JournalInternational Journal of Geriatric Psychiatry
Volume33
Issue number8
DOIs
StatePublished - Aug 1 2018

Fingerprint

Metformin
Hypoglycemic Agents
Type 2 Diabetes Mellitus
Population
Propensity Score
Insulin
Linear Models
Logistic Models
Sex Education
Exercise Test
Cognitive Dysfunction
Comorbidity
Body Mass Index
Regression Analysis
Diet

Keywords

  • cognition
  • metformin
  • type II diabetes

ASJC Scopus subject areas

  • Geriatrics and Gerontology
  • Psychiatry and Mental health

Cite this

@article{5080ec2d61fd4e67b2a1c5e0240a4df8,
title = "Association of antidiabetic medication use, cognitive decline, and risk of cognitive impairment in older people with type 2 diabetes: Results from the population-based Mayo Clinic Study of Aging",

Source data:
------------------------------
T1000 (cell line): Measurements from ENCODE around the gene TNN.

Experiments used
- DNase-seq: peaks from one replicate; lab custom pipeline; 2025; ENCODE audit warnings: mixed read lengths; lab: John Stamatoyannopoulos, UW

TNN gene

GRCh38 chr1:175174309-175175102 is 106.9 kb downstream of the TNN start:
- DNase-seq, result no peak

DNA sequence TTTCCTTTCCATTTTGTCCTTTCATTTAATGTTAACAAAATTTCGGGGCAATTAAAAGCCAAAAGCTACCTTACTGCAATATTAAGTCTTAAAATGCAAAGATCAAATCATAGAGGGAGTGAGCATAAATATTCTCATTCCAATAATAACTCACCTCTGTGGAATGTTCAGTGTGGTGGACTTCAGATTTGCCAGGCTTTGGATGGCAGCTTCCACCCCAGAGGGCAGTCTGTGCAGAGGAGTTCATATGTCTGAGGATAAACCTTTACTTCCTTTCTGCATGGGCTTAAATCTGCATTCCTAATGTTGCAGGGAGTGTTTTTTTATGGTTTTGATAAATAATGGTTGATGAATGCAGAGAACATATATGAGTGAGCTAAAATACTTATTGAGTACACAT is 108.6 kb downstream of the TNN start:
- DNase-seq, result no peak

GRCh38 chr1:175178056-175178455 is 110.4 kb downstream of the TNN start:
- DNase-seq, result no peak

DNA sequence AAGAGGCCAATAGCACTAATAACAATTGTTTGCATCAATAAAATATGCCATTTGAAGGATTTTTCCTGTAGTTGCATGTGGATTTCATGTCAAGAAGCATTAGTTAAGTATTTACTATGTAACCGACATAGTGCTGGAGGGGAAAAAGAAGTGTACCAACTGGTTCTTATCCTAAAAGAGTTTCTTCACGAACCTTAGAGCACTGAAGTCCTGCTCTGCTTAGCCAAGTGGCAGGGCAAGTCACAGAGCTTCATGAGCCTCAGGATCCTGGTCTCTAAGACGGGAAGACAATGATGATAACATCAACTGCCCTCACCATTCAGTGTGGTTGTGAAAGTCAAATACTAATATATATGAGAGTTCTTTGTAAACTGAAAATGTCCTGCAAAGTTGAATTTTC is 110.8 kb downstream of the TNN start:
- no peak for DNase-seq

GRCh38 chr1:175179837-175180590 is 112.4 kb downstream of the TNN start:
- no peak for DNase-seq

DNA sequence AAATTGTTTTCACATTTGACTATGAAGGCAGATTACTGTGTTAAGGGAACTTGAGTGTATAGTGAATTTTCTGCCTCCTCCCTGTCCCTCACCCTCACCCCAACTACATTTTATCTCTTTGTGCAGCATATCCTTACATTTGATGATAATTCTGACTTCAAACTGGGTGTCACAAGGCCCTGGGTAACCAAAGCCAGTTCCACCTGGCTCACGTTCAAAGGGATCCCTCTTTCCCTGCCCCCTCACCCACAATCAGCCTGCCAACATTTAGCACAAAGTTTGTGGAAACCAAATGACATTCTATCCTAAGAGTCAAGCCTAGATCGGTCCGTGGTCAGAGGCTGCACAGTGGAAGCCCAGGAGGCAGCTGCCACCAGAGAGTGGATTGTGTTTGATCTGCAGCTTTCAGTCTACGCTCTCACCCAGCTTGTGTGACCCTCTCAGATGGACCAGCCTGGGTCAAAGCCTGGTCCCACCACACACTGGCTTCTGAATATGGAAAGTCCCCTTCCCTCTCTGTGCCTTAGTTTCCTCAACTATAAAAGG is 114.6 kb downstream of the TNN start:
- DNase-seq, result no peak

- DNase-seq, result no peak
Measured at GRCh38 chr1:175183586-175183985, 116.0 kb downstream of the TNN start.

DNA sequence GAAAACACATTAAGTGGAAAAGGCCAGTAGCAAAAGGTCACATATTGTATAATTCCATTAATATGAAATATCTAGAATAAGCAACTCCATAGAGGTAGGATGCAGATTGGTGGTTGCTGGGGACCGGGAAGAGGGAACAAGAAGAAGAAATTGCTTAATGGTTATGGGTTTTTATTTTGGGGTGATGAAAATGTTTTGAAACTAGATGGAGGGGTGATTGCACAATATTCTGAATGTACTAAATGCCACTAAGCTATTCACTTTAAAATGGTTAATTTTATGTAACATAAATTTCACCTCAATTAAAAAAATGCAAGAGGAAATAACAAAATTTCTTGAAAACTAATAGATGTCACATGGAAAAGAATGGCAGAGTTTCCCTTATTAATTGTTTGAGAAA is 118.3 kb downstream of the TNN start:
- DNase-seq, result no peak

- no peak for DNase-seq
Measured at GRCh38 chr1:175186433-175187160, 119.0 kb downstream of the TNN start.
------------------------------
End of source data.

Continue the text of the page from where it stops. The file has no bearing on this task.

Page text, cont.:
abstract = "Objective: To determine the cross-sectional and longitudinal associations between diabetes treatment type and cognitive outcomes among type II diabetics. Methods: We examined the association between metformin use, as compared to other diabetic treatment (ie, insulin, other oral medications, and diet/exercise) and cognitive test performance and mild cognitive impairment (MCI) diagnosis among 508 cognitively unimpaired at baseline type II diabetics enrolled in the Mayo Clinic Study of Aging. We created propensity scores to adjust for treatment effects. We used multivariate linear and logistic regression models to investigate the cross-sectional association between treatment type and cognitive test z scores, respectively. Mixed effects models and competing risk regression models were used to determine the longitudinal association between treatment type and change in cognitive test z scores and risk of developing incident MCI. Results: In linear regression analyses adjusted for age, sex, education, body mass index, APOE ε4, insulin treatment, medical comorbidities, number of medications, duration of diabetes, and propensity score, we did not observe an association between metformin use and cognitive test performance. Additionally, we did not observe an association between metformin use and cognitive test performance over time (median = 3.7-year follow-up). Metformin was associated with an increased risk of MCI (subhazard ratio (SHR) = 2.75; 95{\%} CI = 1.64, 4.63, P <.001). Similarly, other oral medications (SHR = 1.96; 95{\%} CI = 1.19, 3.25; P =.009) and insulin (SHR = 3.17; 95{\%} CI = 1.27, 7.92; P =.014) use were also associated with risk of MCI diagnosis. Conclusions: These findings suggest that metformin use, as compared to management of diabetes with other treatments, is not associated with cognitive test performance. However, metformin was associated with incident MCI diagnosis.",